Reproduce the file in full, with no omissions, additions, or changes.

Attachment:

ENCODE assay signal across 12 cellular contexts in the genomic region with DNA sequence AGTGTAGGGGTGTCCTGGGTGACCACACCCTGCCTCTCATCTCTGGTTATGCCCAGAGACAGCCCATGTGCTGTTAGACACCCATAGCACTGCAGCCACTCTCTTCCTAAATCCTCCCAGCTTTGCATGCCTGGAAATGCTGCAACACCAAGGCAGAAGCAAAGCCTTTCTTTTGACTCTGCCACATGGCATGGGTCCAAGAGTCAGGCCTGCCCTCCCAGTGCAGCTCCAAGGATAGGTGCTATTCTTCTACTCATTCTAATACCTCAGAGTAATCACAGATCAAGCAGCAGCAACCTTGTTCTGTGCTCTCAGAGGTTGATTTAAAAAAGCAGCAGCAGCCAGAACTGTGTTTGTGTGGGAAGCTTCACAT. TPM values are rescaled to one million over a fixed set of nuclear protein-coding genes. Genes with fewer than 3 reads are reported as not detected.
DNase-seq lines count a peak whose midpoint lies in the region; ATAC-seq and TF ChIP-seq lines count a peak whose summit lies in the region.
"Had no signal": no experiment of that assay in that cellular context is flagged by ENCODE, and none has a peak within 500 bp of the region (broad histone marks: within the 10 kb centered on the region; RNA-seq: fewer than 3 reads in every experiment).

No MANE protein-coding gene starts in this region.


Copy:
ENCODE assay signal across 12 cellular contexts in the genomic region with DNA sequence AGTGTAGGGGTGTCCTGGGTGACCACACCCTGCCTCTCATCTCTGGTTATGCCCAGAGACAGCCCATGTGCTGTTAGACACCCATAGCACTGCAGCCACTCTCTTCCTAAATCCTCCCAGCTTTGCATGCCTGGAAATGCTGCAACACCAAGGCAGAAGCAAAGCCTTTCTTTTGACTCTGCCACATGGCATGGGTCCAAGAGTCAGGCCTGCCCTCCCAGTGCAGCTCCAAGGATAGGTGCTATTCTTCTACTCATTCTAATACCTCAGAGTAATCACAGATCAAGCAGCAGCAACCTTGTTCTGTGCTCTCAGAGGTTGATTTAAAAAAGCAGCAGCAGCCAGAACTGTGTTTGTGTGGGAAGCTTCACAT. TPM values are rescaled to one million over a fixed set of nuclear protein-coding genes. Genes with fewer than 3 reads are reported as not detected.
DNase-seq lines count a peak whose midpoint lies in the region; ATAC-seq and TF ChIP-seq lines count a peak whose summit lies in the region.
"Had no signal": no experiment of that assay in that cellular context is flagged by ENCODE, and none has a peak within 500 bp of the region (broad histone marks: within the 10 kb centered on the region; RNA-seq: fewer than 3 reads in every experiment).

No MANE protein-coding gene starts in this region.